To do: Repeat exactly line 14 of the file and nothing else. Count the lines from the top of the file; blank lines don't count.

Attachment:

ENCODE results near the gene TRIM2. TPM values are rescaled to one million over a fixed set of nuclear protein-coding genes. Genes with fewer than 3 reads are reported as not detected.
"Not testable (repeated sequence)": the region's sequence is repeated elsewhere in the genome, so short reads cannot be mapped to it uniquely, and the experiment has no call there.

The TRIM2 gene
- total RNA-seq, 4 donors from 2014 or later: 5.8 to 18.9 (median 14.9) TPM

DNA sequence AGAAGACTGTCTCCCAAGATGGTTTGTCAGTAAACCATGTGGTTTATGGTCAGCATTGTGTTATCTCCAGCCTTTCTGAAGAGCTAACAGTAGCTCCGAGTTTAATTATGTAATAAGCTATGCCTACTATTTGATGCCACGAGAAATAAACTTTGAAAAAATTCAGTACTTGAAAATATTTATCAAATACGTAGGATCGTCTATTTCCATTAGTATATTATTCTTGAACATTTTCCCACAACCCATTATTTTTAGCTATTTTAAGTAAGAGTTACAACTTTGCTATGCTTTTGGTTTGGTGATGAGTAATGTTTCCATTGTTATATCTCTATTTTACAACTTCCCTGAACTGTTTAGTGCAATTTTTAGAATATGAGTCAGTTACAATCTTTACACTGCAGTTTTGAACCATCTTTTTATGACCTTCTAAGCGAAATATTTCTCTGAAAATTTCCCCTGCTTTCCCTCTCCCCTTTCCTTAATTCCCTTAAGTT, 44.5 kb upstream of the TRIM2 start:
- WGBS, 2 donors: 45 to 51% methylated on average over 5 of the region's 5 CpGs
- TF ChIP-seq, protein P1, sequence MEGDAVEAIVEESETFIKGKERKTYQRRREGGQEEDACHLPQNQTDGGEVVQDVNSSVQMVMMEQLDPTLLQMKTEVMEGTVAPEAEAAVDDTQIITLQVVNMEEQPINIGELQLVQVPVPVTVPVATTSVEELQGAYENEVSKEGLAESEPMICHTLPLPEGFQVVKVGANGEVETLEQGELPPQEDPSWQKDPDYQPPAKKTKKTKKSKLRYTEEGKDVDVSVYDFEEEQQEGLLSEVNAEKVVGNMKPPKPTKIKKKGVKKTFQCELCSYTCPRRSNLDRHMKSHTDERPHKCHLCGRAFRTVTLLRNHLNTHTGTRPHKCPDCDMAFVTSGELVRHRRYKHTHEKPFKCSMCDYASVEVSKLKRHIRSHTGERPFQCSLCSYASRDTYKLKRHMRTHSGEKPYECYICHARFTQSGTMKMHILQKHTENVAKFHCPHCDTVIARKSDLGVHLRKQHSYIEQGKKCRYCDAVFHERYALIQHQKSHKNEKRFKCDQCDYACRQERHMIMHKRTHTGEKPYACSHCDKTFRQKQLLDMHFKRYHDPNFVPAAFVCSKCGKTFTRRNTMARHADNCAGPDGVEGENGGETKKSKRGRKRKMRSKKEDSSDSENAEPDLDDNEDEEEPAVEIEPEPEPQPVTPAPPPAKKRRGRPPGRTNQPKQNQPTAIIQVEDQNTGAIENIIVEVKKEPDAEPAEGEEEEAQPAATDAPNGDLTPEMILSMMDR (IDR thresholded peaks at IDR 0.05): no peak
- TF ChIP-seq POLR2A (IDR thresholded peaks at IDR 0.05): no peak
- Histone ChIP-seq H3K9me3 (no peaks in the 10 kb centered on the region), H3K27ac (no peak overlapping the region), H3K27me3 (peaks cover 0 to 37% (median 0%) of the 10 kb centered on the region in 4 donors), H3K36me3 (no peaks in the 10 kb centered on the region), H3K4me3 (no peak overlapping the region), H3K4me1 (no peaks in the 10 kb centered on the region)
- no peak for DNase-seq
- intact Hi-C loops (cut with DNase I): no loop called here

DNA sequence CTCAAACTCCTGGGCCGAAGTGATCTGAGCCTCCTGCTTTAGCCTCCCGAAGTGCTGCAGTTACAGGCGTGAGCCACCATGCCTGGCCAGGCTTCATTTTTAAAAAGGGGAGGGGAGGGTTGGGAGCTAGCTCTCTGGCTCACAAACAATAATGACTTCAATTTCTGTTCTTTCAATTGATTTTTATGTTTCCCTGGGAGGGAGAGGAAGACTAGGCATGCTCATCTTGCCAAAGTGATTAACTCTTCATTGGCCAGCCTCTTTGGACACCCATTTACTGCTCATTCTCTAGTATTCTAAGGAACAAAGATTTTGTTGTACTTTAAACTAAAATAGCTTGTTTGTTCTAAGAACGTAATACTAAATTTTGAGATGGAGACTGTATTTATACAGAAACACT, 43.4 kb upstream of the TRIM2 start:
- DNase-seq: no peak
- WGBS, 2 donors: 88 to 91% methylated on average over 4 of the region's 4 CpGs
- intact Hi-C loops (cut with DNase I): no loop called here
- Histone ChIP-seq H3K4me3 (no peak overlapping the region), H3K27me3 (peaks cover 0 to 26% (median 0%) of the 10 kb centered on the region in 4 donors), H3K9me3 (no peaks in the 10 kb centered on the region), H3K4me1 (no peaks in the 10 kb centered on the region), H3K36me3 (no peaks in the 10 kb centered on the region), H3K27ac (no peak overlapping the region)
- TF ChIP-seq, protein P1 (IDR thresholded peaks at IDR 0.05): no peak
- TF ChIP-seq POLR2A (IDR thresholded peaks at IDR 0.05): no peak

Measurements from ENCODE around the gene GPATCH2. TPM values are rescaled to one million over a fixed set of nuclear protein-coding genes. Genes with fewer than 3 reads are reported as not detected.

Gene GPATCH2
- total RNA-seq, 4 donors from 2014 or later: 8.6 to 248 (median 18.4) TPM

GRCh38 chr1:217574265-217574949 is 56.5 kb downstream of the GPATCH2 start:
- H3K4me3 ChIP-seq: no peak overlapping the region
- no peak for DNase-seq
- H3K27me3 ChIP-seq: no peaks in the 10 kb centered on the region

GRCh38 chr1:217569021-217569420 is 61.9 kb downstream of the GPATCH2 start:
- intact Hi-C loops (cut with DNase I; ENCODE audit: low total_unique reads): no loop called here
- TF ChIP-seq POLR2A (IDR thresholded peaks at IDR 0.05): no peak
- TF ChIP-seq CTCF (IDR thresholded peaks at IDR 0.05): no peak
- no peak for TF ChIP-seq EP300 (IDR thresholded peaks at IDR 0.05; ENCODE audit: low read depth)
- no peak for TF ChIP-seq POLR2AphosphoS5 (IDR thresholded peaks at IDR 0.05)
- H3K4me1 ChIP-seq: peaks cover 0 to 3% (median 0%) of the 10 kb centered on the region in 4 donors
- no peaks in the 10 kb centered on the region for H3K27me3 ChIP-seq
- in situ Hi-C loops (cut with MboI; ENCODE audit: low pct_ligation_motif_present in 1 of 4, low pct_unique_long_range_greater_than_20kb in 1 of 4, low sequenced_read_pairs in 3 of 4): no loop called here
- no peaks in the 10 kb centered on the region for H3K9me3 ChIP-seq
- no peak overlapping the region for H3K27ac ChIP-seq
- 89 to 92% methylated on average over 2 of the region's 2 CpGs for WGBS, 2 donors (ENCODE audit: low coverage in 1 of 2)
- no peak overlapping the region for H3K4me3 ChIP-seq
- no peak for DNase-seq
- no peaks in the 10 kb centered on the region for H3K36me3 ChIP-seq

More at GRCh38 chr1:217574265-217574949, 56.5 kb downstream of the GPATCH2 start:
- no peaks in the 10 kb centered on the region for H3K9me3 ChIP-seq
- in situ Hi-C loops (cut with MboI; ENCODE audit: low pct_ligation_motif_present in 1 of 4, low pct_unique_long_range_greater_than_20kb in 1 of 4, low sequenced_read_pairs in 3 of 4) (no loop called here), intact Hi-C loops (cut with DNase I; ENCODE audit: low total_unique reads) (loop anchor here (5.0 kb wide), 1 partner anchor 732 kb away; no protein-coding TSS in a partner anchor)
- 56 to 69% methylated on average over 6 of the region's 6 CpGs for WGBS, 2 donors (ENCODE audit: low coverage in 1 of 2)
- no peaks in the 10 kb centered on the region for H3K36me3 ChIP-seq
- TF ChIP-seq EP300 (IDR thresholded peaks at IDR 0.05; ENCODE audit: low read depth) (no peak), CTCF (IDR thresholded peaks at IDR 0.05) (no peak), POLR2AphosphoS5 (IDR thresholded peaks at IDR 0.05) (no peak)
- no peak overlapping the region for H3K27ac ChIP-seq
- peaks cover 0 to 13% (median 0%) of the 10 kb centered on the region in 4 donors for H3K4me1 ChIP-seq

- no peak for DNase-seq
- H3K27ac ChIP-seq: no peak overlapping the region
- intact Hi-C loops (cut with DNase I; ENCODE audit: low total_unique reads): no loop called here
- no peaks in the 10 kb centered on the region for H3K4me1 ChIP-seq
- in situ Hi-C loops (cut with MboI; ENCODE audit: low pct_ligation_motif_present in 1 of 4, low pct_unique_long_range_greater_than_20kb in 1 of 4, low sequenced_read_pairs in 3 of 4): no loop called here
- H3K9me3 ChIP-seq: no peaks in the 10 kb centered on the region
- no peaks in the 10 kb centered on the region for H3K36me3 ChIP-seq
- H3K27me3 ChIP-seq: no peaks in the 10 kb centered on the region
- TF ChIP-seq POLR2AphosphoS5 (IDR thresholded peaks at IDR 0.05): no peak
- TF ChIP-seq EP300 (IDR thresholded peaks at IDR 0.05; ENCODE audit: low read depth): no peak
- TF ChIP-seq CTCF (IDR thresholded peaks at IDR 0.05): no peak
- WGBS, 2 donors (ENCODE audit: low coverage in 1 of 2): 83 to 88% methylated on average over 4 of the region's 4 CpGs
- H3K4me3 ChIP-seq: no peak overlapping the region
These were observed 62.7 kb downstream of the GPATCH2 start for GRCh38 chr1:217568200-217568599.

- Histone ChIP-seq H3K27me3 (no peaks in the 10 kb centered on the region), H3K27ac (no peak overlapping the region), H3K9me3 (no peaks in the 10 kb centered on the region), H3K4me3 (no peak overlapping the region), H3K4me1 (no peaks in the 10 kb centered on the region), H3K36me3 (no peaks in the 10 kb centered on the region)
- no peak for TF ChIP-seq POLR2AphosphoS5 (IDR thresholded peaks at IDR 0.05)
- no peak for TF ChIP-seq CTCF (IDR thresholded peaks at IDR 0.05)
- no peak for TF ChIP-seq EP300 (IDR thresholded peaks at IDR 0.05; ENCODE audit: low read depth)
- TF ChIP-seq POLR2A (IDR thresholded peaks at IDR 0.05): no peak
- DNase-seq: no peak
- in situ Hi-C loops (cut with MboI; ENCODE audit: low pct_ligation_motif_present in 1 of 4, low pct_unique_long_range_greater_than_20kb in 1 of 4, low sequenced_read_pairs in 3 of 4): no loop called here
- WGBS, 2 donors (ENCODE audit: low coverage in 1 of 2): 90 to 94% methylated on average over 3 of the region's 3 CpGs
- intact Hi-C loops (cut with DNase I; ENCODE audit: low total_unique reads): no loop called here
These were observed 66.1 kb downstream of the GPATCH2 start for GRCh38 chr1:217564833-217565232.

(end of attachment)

- WGBS, 2 donors: 88 to 91% methylated on average over 4 of the region's 4 CpGs